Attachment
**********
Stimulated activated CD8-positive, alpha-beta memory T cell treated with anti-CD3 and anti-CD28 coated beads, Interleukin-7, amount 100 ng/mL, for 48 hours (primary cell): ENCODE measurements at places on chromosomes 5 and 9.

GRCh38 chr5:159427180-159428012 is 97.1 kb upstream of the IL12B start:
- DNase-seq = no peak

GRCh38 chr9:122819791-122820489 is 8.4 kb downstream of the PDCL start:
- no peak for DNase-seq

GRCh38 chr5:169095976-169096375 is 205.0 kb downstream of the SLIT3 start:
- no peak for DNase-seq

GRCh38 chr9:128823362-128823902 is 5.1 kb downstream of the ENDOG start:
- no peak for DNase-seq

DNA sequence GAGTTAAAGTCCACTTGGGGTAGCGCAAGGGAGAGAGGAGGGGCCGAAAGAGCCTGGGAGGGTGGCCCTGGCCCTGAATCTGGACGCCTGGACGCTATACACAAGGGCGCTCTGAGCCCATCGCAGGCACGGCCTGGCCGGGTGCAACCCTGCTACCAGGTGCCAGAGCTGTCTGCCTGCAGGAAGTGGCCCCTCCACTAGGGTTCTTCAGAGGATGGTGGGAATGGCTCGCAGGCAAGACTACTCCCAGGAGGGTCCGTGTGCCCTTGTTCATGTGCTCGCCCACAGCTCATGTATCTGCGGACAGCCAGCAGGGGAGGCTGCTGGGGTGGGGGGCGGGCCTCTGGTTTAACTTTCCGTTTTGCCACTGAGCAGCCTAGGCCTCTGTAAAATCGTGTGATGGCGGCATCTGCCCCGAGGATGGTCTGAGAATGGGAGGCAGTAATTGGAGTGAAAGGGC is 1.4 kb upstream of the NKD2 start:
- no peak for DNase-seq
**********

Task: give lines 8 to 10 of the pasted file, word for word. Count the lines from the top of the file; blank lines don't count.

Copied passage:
GRCh38 chr9:128823362-128823902 is 5.1 kb downstream of the ENDOG start:
- no peak for DNase-seq

DNA sequence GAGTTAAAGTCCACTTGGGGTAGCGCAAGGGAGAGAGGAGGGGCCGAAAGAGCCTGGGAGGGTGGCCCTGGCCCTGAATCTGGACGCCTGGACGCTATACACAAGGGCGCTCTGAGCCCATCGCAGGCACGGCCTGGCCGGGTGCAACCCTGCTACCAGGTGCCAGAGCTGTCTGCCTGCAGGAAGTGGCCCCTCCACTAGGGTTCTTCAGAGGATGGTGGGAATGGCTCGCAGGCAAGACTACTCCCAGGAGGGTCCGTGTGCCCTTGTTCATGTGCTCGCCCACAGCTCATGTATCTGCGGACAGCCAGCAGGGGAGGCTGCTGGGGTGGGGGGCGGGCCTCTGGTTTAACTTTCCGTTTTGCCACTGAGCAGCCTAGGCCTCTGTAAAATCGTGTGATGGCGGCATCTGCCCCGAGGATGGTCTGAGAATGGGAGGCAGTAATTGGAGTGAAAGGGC is 1.4 kb upstream of the NKD2 start: